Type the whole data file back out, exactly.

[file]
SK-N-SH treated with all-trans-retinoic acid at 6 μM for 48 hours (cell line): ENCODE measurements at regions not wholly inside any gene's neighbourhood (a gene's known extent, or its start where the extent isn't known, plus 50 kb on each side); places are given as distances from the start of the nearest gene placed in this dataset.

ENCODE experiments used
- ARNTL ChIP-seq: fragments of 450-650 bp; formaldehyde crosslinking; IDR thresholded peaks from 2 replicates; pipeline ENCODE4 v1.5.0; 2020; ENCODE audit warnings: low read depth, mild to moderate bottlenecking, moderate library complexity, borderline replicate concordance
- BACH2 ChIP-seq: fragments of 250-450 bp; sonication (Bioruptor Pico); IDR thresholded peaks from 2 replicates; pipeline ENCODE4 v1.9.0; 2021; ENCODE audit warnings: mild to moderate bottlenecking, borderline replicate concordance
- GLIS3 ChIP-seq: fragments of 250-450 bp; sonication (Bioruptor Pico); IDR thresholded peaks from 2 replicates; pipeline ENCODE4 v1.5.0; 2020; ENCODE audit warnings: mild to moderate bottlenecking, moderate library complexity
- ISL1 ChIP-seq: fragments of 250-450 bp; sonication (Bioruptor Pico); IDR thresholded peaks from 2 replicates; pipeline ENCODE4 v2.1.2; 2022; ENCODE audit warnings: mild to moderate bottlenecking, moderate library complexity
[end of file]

SK-N-SH treated with all-trans-retinoic acid at 6 μM for 48 hours (cell line): ENCODE measurements at regions not wholly inside any gene's neighbourhood (a gene's known extent, or its start where the extent isn't known, plus 50 kb on each side); places are given as distances from the start of the nearest gene placed in this dataset.

ENCODE experiments used
- ARNTL ChIP-seq: fragments of 450-650 bp; formaldehyde crosslinking; IDR thresholded peaks from 2 replicates; pipeline ENCODE4 v1.5.0; 2020; ENCODE audit warnings: low read depth, mild to moderate bottlenecking, moderate library complexity, borderline replicate concordance
- BACH2 ChIP-seq: fragments of 250-450 bp; sonication (Bioruptor Pico); IDR thresholded peaks from 2 replicates; pipeline ENCODE4 v1.9.0; 2021; ENCODE audit warnings: mild to moderate bottlenecking, borderline replicate concordance
- GLIS3 ChIP-seq: fragments of 250-450 bp; sonication (Bioruptor Pico); IDR thresholded peaks from 2 replicates; pipeline ENCODE4 v1.5.0; 2020; ENCODE audit warnings: mild to moderate bottlenecking, moderate library complexity
- ISL1 ChIP-seq: fragments of 250-450 bp; sonication (Bioruptor Pico); IDR thresholded peaks from 2 replicates; pipeline ENCODE4 v2.1.2; 2022; ENCODE audit warnings: mild to moderate bottlenecking, moderate library complexity